Approval for the study was granted by the Faculty of Basic Medical Sciences Ethical Committee, University of Uyo, Nigeria. All recommendations and protocols involving handling and care of the animals by the National Research Council of the United States of America were strictly adhered to in our research.

The aidan extract prevented the manifestation of seizure just like the sodium valproate.

Epilepsy causes brain cell degeneration. But we found that aidan protected the animals’ brains against degeneration better than the sodium valproate.

Neurodegenerative diseases cause the brain and nerves to deteriorate over time. They can change personality and cause confusion. They can also destroy brain tissue and nerves.

We found useful properties in the plant’s phytochemicals – the compounds it produces. Phytochemicals, also called secondary metabolites, are the active constituents of such plants. These include tannins, phenolics, saponins, alkaloids, steroids, flavonoids and terpenoids. Metabolites help the body to withstand stress, overcome cell injury and fight against germs, among other functions.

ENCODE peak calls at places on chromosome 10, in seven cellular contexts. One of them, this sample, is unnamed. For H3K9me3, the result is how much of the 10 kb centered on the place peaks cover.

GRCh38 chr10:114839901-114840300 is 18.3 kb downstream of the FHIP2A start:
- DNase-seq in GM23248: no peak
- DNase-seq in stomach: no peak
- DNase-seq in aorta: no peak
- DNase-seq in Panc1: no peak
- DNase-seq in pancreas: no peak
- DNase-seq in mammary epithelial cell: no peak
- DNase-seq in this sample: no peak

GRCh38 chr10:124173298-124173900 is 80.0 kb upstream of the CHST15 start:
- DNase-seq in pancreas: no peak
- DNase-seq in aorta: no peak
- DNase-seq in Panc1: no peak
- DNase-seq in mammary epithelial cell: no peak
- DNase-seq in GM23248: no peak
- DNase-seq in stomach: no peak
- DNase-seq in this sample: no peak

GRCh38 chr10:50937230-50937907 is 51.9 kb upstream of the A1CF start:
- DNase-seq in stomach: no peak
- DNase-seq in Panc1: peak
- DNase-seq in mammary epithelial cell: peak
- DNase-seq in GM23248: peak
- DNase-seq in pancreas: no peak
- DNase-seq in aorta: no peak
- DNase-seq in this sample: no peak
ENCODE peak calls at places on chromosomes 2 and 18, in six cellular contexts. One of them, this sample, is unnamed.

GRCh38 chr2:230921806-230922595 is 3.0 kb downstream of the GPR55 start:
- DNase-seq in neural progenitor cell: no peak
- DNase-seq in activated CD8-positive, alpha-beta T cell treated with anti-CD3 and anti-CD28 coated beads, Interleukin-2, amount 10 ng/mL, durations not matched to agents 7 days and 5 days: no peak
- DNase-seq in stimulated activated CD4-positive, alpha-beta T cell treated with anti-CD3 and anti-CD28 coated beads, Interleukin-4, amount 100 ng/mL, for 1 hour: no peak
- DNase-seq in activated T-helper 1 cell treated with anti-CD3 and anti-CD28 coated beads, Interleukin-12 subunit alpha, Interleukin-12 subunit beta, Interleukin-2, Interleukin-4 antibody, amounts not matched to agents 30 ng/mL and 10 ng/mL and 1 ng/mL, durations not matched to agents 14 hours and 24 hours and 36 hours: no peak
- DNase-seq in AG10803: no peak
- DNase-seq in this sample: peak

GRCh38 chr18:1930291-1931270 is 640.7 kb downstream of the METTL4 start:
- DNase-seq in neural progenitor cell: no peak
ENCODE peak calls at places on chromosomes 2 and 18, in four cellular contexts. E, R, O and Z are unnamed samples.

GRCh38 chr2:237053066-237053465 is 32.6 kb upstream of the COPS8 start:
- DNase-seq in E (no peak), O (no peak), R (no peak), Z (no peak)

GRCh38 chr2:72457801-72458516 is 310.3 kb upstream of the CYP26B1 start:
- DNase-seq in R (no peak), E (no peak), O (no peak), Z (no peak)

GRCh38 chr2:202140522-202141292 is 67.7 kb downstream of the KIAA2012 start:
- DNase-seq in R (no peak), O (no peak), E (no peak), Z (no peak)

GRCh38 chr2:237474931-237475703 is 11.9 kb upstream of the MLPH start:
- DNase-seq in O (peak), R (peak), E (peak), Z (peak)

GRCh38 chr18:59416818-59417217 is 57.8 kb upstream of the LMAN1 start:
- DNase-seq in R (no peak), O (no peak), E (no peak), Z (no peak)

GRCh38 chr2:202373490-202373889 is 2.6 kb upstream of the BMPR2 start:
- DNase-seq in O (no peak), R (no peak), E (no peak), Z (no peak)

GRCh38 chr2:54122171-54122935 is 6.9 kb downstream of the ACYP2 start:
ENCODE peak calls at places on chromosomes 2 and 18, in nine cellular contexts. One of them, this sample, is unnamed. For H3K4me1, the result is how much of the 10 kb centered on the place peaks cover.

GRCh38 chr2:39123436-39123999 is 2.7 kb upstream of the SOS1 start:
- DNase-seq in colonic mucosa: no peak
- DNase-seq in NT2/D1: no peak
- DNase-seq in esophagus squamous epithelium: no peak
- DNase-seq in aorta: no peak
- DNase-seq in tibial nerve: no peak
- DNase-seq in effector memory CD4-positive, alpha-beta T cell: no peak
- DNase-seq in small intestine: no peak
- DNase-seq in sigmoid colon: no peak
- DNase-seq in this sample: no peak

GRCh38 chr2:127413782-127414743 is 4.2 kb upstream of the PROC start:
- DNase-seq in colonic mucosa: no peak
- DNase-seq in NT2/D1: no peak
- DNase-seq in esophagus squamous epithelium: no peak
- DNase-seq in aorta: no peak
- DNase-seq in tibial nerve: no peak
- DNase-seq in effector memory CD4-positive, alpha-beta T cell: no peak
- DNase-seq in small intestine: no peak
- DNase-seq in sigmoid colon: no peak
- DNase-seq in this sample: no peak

The ratios of these phytochemicals to one another determine the unique properties of plants. Aidan is rich in phenols, alkaloids and flavonoids; these phytochemicals are responsible for the antioxidant properties of plants known to protect against metabolic stress. Metabolic stress often leads to a spectrum of disease conditions.

Aidan is also a source of calcium, phosphorous, potassium, zinc and vitamins. This makes the plant very useful nutritionally and medicinally.

What next?

Our findings are important as the potentials of this plant can be explored for antiepileptic drug development. As a natural product, it does not only possess antiepileptic activity, it has numerous constituents that may also serve as alternative medication or an addition to medications in other related disease conditions.

Clinical trials of either crude or pure samples can be undertaken for anti-epileptic drug development as a first phase of clinical utilisation of the plant.

This article is republished from The Conversation under a Creative Commons license. Read the original article.